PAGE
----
The claimant in this case (R (on the application of Goldsworthy) v Secretary of State for Justice  EWHC 2822) was a discretionary, life sentenced prisoner who was sentenced in 2006. His tariff expired in 2009. The claimant suffered from bowel cancer in 2009. He has a number of chronic physical disabilities, including nerve damage. He has restricted mobility, and suffers from incontinence. He uses a stoma and a colostomy bag. He suffers from neuropathic pain in his hands and feet which makes walking difficult, and uses a walking frame or a wheelchair. He also suffers from depression.
In 2017, the Parole Board ordered the Claimant’s release, in releasing him, the Parole Board recognised that the Claimant may be abusive to staff and resistant of care interventions. This was not deemed sufficiently indicative of a risk of future serious harm to justify his continued detention.
The Claimant was released to a care home. The Claimant displayed difficult behaviour within the care home when he learnt that he was terminally ill. In particular, he broke an iPad and a mug belonging to a carer. The Claimant was urgently recalled to prison.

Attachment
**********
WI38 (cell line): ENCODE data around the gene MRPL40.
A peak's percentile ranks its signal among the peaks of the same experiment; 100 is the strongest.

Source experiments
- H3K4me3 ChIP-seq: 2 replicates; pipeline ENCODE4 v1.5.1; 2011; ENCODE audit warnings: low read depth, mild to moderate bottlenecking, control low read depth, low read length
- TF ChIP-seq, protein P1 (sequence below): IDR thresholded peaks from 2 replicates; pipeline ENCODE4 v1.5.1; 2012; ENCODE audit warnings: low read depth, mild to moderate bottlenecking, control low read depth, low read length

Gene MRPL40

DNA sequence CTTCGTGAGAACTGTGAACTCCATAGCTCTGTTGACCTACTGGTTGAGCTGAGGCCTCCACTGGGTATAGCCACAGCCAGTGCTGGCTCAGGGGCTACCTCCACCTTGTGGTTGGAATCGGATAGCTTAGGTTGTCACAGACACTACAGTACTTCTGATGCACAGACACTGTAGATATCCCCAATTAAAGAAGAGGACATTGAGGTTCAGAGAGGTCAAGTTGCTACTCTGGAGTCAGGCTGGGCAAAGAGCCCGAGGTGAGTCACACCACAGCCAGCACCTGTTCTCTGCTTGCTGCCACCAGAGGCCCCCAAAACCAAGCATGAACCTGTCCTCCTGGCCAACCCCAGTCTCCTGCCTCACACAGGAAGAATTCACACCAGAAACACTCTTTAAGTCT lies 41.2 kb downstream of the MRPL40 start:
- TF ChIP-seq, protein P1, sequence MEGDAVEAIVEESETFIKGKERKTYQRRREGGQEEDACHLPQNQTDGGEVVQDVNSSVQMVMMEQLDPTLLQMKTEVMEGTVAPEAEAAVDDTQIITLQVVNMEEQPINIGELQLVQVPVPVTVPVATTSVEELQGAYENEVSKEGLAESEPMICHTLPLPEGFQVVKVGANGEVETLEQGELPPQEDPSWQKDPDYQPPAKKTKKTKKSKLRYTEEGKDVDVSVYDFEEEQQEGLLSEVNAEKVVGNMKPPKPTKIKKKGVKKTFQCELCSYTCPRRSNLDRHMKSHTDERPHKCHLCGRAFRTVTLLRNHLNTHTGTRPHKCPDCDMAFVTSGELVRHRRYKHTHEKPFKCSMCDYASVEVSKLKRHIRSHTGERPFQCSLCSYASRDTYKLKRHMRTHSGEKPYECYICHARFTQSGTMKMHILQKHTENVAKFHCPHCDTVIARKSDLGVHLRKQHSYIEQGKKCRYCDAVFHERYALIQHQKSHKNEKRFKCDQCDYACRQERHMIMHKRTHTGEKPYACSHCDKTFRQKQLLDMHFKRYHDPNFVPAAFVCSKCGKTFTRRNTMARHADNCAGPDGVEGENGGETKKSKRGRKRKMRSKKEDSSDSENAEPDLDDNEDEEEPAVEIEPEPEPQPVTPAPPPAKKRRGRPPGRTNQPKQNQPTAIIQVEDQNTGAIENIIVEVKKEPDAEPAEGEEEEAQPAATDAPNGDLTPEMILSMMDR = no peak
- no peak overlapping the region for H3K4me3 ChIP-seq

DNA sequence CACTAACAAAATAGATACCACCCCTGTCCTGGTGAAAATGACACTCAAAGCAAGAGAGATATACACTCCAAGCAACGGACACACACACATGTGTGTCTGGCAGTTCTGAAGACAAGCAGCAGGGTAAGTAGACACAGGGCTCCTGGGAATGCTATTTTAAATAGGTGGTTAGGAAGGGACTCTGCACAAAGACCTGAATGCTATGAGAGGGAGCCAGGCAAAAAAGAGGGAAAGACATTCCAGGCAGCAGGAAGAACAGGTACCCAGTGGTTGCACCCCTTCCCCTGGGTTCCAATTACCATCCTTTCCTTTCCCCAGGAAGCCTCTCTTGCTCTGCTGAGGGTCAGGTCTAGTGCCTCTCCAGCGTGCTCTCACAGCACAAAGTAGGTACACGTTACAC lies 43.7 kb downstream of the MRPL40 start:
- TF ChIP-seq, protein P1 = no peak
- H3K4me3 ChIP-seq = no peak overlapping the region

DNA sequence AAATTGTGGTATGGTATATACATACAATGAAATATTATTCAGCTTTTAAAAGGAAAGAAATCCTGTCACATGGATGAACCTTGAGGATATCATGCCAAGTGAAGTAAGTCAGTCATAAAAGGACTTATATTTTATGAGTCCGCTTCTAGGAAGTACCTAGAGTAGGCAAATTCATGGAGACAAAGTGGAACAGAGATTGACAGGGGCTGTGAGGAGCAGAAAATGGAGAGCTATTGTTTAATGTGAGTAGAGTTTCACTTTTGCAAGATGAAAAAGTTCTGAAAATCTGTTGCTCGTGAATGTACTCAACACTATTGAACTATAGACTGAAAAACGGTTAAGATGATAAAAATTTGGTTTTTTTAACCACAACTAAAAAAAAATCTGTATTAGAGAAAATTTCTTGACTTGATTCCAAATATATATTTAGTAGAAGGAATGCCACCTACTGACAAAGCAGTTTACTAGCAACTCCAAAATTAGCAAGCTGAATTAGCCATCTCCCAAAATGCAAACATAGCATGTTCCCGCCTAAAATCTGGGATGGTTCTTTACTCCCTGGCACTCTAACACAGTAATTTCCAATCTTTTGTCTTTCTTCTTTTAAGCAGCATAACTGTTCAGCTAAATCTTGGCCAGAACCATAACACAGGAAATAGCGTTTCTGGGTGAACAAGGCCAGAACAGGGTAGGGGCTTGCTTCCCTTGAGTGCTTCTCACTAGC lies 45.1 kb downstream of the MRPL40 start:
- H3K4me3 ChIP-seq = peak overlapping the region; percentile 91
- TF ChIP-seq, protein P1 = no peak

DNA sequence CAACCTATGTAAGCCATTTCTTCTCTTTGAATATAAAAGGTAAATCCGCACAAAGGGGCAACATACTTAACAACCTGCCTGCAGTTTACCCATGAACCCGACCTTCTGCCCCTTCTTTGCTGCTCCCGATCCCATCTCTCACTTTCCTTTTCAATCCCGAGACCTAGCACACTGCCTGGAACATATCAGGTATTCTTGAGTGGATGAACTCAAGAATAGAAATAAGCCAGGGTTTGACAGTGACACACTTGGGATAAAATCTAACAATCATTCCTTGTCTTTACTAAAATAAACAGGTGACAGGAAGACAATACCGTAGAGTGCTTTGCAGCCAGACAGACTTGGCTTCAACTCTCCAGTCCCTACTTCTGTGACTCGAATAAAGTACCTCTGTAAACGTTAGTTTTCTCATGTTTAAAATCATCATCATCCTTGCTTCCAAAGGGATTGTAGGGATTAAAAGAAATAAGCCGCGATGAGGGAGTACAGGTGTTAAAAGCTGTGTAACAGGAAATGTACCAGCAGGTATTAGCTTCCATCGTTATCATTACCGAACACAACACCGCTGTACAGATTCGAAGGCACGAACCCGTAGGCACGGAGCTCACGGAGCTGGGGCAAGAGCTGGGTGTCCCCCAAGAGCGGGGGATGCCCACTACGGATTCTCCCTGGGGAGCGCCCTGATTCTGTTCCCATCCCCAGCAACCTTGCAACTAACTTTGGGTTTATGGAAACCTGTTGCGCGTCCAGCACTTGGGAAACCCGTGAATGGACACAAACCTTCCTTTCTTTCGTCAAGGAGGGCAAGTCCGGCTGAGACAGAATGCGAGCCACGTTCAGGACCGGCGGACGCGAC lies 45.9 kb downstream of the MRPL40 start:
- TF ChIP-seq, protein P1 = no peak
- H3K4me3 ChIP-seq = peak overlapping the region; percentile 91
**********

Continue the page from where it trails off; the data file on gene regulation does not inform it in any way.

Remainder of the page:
Mrs Justice Nicola Davies granted permission to bring a judicial review and ordered that the SSJ immediately reconsider. The reconsideration stated that the residents he was placed with were elderly and the staff were not used to dealing with offenders, it affirmed the decision to recall him.
Dinah Rose QC sitting as a Deputy High Court Judge, considered the case, she found: (i) there was no evidence of a deterioration in behaviour that would indicate an increased risk of harm, he was acting in a way the Parole Board predicted he may well do; (ii) there was a failure to consider if recall was necessary and whether instead the Claimant could have been moved; (iii) there was a failure to consider the stress which the Claimant was under due to his diagnosis. She allowed the claim and quashed the decision to recall.
Mr Justice Holgate awarded the Claimant £4000 damages for 33 days unlawful detention.
Philip Rule secured the interim relief on behalf of Mr Goldsworthy. Ian Brownhill appeared at the judicial review hearing and secured damages for the Claimant. Philip and Ian were instructed by Kesar & Co solicitors.